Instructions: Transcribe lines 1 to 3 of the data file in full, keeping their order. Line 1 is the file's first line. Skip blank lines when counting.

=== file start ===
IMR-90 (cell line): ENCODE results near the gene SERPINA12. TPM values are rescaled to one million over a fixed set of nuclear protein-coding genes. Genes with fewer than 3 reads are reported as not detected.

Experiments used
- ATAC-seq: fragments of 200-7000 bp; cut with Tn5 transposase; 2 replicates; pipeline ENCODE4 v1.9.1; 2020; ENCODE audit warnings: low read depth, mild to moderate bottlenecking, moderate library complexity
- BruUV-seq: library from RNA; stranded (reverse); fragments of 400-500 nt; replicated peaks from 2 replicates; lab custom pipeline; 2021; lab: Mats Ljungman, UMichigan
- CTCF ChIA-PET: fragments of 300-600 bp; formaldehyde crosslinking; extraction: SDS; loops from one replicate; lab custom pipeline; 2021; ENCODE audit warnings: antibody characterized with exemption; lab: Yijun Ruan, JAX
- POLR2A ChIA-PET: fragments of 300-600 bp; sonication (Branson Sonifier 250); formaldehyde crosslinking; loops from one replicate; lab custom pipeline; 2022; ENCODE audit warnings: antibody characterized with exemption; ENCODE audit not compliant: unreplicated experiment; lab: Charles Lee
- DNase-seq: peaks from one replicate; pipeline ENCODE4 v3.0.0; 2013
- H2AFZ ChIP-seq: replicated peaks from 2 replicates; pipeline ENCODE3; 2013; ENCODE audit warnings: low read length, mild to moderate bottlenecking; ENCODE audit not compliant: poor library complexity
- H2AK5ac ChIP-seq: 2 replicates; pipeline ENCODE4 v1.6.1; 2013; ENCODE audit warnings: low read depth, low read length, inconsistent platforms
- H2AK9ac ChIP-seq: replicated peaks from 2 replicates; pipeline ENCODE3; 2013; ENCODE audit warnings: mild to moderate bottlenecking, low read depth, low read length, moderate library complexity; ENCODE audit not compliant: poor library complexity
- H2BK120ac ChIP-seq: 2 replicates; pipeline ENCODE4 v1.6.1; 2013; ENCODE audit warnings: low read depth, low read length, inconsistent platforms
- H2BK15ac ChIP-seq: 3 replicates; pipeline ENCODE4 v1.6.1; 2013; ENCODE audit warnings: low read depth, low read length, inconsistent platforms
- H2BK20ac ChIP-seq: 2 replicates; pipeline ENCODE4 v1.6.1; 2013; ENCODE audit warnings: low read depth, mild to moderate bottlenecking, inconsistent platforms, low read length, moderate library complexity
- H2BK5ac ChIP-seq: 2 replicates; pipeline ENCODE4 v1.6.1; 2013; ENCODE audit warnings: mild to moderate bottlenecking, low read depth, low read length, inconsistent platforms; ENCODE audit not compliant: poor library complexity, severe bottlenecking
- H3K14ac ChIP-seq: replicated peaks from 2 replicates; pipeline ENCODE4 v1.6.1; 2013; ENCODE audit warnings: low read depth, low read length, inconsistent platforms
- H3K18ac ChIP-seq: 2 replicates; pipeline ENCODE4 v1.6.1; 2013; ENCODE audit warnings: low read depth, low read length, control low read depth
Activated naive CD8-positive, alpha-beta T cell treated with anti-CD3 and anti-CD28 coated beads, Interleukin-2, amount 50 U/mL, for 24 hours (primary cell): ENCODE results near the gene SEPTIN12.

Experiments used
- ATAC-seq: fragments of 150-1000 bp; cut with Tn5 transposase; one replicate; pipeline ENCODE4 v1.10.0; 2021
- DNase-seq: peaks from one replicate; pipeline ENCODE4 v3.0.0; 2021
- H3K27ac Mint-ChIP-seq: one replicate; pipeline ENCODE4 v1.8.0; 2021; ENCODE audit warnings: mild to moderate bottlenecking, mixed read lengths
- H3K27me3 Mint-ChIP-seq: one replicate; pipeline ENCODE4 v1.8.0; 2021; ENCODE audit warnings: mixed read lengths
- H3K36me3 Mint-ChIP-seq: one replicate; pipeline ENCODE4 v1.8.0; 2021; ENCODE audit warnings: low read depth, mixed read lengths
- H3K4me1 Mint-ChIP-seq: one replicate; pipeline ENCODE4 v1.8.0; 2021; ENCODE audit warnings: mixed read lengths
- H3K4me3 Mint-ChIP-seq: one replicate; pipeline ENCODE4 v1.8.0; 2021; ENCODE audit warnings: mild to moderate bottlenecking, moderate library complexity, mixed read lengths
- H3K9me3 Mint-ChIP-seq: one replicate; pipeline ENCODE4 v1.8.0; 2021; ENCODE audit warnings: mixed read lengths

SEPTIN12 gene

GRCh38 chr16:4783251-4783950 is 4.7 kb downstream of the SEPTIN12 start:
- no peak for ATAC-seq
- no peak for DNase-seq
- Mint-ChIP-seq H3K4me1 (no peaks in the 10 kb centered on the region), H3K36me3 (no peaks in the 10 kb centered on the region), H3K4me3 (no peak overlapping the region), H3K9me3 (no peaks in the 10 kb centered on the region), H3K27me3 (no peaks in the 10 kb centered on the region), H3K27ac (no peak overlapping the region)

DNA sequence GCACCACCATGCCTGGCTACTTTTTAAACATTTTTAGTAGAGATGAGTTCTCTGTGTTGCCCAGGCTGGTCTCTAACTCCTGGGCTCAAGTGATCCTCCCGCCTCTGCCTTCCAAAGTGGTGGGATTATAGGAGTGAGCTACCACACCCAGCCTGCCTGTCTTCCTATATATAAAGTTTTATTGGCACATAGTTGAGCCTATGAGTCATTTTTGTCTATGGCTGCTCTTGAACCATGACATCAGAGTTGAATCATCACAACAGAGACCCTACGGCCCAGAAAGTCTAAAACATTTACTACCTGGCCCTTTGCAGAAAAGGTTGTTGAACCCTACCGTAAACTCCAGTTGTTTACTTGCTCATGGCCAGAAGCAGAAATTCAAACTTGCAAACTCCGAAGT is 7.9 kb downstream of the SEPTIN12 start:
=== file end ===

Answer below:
IMR-90 (cell line): ENCODE results near the gene SERPINA12. TPM values are rescaled to one million over a fixed set of nuclear protein-coding genes. Genes with fewer than 3 reads are reported as not detected.

Experiments used
- ATAC-seq: fragments of 200-7000 bp; cut with Tn5 transposase; 2 replicates; pipeline ENCODE4 v1.9.1; 2020; ENCODE audit warnings: low read depth, mild to moderate bottlenecking, moderate library complexity